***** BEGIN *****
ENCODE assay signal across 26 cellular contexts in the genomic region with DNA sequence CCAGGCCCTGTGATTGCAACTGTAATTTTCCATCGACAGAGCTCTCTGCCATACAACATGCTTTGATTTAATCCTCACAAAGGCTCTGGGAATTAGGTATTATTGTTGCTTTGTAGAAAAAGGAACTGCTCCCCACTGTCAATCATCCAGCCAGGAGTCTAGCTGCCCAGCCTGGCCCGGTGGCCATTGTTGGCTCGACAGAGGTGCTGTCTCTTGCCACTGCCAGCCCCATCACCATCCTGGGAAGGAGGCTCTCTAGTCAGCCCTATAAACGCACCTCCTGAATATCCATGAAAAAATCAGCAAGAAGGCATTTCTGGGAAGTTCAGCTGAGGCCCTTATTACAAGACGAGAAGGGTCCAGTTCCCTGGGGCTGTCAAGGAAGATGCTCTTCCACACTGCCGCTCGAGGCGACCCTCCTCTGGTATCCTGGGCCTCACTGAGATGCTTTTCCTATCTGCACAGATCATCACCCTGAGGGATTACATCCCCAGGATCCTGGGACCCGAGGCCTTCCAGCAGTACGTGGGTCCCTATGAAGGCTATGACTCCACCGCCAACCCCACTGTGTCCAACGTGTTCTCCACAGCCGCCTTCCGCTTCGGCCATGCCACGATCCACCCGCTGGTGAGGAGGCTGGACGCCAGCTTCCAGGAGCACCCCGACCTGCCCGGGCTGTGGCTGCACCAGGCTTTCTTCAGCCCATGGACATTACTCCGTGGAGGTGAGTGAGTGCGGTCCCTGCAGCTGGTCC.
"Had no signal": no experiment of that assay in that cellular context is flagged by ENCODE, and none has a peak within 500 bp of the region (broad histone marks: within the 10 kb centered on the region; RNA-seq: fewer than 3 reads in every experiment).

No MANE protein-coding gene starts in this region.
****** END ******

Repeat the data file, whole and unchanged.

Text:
ENCODE assay signal across 26 cellular contexts in the genomic region with DNA sequence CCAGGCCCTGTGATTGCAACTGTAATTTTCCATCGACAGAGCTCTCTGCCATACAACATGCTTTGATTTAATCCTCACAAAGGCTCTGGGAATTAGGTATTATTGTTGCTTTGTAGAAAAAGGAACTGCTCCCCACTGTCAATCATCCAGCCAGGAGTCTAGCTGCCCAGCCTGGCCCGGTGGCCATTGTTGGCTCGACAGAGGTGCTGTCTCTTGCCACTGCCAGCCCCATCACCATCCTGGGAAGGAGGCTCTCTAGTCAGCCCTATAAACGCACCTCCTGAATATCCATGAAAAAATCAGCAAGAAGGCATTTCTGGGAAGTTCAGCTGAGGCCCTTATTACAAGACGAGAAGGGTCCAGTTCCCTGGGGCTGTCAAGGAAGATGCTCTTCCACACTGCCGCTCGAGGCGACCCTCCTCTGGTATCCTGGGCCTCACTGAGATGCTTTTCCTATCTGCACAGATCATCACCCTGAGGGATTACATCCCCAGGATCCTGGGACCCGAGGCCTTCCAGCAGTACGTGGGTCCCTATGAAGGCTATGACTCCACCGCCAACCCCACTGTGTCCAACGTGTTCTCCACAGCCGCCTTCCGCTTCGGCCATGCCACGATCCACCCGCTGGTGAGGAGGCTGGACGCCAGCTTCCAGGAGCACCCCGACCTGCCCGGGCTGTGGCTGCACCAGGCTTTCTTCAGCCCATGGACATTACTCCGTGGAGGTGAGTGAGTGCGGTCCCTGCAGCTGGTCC.
"Had no signal": no experiment of that assay in that cellular context is flagged by ENCODE, and none has a peak within 500 bp of the region (broad histone marks: within the 10 kb centered on the region; RNA-seq: fewer than 3 reads in every experiment).

No MANE protein-coding gene starts in this region.